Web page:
Luke 9:23 – And Jesus said to all, If anyone would come after Me, let him deny himself and take up his cross daily and follow Me.
An item placed front and center on a church altar.
A 3D bumper decal.
Stamped on a graphic tee.
Clasped in praying hands with fistfuls of beads.
On the delicate silver chain around a girl’s neck.
Dangling from a woman’s earlobe.
Captured in a gorgeous oil painting, stark onyx against the pastel lines of dawn, like Georgia O’Keeffe’s pictured “Black Cross of New Mexico”.
In today’s culture, the cross is beloved, hailed and promoted as symbolic and claimed as the icon for several different reasons and movements, even by those ignorant of its true meaning.
But it wasn’t always.
In college, I was forced to read a long, detailed article on the methods of Roman crucifixion. At the end of the article, I wanted to wrap my angry hands around the warped minds that contrived this worst-possible-way to die and choke them. Words fail to detail the pain of the crucifixion.
Yet, God created those minds that warped themselves toward the study of painful deaths. He created the mouth of the one who kissed Him in betrayal. He created the hands that nailed Him to the cross, and the hands that attempted to wash themselves of His blood. He created the people who committed the sins that killed Him, including me.
Because He loves us and hates sin and wants to make all things new.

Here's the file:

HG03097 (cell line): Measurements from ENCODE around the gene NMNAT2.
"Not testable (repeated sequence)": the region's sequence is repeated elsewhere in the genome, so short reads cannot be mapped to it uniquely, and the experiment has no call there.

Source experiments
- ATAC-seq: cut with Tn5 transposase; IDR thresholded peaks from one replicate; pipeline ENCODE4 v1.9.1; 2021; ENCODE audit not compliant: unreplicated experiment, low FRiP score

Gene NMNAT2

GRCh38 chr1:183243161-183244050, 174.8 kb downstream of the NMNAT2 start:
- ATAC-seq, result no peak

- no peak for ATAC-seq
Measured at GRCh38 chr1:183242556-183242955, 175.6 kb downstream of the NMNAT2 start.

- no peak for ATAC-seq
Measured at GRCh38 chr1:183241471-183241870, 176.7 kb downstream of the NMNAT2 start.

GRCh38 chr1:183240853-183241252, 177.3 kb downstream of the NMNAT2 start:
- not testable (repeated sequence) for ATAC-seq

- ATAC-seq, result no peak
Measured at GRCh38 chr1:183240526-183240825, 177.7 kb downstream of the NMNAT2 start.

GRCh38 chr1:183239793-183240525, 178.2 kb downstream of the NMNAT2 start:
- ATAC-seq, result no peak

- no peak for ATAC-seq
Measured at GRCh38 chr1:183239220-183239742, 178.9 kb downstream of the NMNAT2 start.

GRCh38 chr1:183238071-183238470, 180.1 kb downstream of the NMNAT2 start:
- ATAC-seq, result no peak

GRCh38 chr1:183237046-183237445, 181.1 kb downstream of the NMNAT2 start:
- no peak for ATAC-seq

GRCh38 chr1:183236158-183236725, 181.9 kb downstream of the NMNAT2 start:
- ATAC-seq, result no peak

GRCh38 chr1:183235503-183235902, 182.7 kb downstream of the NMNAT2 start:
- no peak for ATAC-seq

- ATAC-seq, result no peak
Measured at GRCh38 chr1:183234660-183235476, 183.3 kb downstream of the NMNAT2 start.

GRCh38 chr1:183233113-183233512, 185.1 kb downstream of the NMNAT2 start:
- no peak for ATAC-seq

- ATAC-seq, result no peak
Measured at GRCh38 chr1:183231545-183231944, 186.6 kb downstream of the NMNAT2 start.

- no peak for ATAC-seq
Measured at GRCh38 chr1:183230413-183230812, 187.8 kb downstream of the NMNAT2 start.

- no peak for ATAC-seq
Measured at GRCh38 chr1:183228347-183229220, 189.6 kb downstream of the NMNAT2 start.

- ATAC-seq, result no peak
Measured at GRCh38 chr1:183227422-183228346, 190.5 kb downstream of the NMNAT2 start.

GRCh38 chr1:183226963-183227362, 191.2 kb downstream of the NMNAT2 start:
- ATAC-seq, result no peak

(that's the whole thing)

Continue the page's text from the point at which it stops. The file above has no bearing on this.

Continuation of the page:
God is occupied with the redemption of the world. Yes, He’s redeemed His people, but He’s also in the business of redeeming and remaking music, business, fashion, symbols, and more. He loves to take not just ugly, dead people that others despise and transform them, but He also loves to take ugly, dead things that others despise and transform them.
1 Corinthians 1:27-29 says that God loves to dumbfound people by choosing the weak, the humble, the low, the hated, even the non-existent in order to showcase His power and His message.
When I spent a summer in Mexico, I had the privilege of meeting many amazing, strong, and wonderfully transformed Christians. Because of their interest in me and their emotional openness to me, I was gifted with their stories, told by them in their own words. One amazing man possessed a story in some ways similar to mine – only he was bold enough to share it where I faltered in silence. He told me about his parent’s rough relationship and divorce, about the poverty his broken family faced, about his loneliness, about the time he spent in an orphanage.